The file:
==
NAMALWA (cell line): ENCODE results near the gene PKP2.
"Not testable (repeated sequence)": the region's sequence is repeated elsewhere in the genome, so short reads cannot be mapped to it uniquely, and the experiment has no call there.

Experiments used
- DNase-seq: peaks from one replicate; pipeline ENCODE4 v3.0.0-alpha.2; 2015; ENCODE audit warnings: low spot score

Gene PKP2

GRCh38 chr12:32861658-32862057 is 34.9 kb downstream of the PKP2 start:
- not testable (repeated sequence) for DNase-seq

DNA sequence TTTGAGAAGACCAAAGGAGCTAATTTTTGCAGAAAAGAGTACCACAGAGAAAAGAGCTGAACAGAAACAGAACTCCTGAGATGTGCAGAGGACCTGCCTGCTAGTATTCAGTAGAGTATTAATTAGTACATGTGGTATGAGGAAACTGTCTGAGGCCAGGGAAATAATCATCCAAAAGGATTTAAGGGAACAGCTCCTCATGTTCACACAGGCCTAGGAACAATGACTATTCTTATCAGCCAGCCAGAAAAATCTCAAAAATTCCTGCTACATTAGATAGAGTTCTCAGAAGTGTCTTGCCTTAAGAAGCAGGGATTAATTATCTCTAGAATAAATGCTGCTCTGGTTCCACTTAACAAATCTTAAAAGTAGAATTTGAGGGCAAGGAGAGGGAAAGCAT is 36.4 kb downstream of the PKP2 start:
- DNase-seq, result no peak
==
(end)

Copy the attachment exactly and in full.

NAMALWA (cell line): ENCODE results near the gene PKP2.
"Not testable (repeated sequence)": the region's sequence is repeated elsewhere in the genome, so short reads cannot be mapped to it uniquely, and the experiment has no call there.

Experiments used
- DNase-seq: peaks from one replicate; pipeline ENCODE4 v3.0.0-alpha.2; 2015; ENCODE audit warnings: low spot score

Gene PKP2

GRCh38 chr12:32861658-32862057 is 34.9 kb downstream of the PKP2 start:
- not testable (repeated sequence) for DNase-seq

DNA sequence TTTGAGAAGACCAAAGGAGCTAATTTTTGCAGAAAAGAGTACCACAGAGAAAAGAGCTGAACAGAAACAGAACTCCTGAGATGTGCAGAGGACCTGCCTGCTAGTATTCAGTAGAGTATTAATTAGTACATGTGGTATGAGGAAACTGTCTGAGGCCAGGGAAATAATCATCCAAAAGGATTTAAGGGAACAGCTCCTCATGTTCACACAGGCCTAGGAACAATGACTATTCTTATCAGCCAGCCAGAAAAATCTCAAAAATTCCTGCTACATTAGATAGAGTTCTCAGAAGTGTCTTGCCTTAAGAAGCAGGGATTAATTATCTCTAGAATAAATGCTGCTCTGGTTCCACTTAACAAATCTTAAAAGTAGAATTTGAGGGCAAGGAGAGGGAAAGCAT is 36.4 kb downstream of the PKP2 start:
- DNase-seq, result no peak